Uninformed Search Uniform-cost search Breadth-First search which follows lowest cost node instead of all nodes at a level
Uninformed Search Depth-first Search Extends the deepest node on the current fringe of the tree
Uninformed Search Depth-first search Pros & Cons Low memory Reqmts - only one path need be in memory Can get stuck going down long or infinite path if it makes a wrong choice. Not complete or optimal.
Uninformed Search Depth- Limited Search Set a depth l which we treat as if it has no successors. Use depth-first search but stop at l. depth-first is special case with l=d.
Uninformed Search Dept-First Search Pros & Cons Solves infinite path problem incomplete if l<d (shallowest goal is beyond depth limit) non-optimal if we choose l>d. useful for applying heuristics - like state-space diameter(known max step count)
Uninformed Search Iterative Deepening Depth First Search find the best depth limit by gradually increasing the limit - 0,1,2 etc. Repeating entire search each time.
Uninformed Search Iterative Deepening depth-first search Preferred uninformed search for large search space and unknown solution depth
Uninformed Search Iterative Deepening Pros & Cons Small memory requirements like depth first search, complete and optimal under right conditions like breadth first.
Uninformed Search Bidirectional Search Two simultaneous searches, one forward from init state and one back from the goal, stopping when they meet.
Uninformed Search Bidirectional Search Pros & Cons Complete and Optimal if both searches are breadth first. Hard to know how to work back from goal in many cases.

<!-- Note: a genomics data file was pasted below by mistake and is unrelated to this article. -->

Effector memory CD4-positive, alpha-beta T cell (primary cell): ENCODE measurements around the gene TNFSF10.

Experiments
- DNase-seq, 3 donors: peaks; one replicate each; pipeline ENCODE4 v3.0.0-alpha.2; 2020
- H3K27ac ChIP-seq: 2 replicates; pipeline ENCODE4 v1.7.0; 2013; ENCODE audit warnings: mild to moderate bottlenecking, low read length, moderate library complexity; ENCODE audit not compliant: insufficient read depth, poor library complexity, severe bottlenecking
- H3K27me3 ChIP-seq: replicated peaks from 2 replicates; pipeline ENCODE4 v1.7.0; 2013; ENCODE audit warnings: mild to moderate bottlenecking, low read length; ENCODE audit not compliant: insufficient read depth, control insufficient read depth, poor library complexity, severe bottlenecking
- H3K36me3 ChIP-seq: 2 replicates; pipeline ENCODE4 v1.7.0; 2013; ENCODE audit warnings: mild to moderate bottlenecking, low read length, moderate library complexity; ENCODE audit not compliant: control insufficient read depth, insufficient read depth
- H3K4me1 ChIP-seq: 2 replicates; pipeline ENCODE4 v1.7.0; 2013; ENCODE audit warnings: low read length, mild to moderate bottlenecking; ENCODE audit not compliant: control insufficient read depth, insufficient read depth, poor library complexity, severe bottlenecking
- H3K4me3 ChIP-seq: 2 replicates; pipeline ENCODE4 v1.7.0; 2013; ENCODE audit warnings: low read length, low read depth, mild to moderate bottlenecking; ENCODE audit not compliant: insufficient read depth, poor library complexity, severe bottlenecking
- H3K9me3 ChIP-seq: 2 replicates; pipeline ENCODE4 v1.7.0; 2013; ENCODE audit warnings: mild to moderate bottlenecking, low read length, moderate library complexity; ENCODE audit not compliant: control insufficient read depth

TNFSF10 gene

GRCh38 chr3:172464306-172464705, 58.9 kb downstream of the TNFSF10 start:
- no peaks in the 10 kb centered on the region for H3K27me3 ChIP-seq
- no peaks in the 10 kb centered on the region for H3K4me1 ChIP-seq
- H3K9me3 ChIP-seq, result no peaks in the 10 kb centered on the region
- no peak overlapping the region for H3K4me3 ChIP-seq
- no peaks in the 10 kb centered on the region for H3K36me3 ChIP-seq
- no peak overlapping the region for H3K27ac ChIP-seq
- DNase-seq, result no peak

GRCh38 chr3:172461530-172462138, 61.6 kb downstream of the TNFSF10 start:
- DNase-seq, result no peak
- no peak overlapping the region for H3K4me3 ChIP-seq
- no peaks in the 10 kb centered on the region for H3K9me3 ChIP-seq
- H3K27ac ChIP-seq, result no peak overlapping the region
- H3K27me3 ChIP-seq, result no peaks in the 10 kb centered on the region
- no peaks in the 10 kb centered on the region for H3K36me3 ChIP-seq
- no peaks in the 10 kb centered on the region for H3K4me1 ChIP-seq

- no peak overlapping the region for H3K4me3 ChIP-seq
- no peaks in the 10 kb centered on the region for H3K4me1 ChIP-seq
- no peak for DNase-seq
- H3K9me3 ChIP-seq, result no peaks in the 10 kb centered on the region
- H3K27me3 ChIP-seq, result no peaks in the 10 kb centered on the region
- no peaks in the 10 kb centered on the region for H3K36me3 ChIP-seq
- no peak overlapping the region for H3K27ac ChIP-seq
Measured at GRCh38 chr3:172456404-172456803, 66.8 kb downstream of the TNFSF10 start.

Uninformed Search Strategies Comparison BF: Complete, Optimal, Memory issues UniformCost: Complete, Optimal, memory issues DF: Not complete, not optimal, small memory Depth-Limited: Not complete, not optimal, smaller memory Iterative Deepening: Optimal, Complete, good memory use Bidirectional: Complete, Optimal, if BF, hard to use
Informed Search Use Problem Specific Knowledge beyond the problem description
Heuristic function Estimated cost of the cheapest path from node n to a goal node
Greedy Best First Expand node that is closest to the goal, according to the heuristic function
Greedy Best First Pros & Cons Minimizing cost is prone to false starts. May choose wrong path just because first step appears to get you closer than another. Much like Depth First search - not complete or optimal. A good heuristic solves all.
Informed Search A* Combines g(n), the cost to reach thenode, and h(n) the cost from the node to the goal. Estimates the cheapest solution through n.
A* Heuristic Complete and Optimal only if h(n) is admissible - that is, it never overestimates the cost to reach the goal
Informed Search Hill Climbing Continually moves in the direction of increasing value. Stops when no neighbor has higher value.
Hill Climbing Issues Get stuck because: Local Maxima Ridges Plateaux
Gradient Descent Minimize cost by seeking minima
Simulated Annealing Start at high temperature(make a lot of random moves) and then decrease temperature until reaching steady state at solution.
Solution State Search genetic algoritm stochastic hill climbing search in which a large population of states is maintained. new states generated by mutation and crossover.
Natural Computation Evolutionary Computation Simulate Darwin Survival of fittest Parent fitness <==> offspring Offspring inheritance/variation(crossover and mutation)
Evolution Computation Pseudocode Create initial population of solutions until stopping condition: select parents based on fitness produce offspring select individuals to die end do return result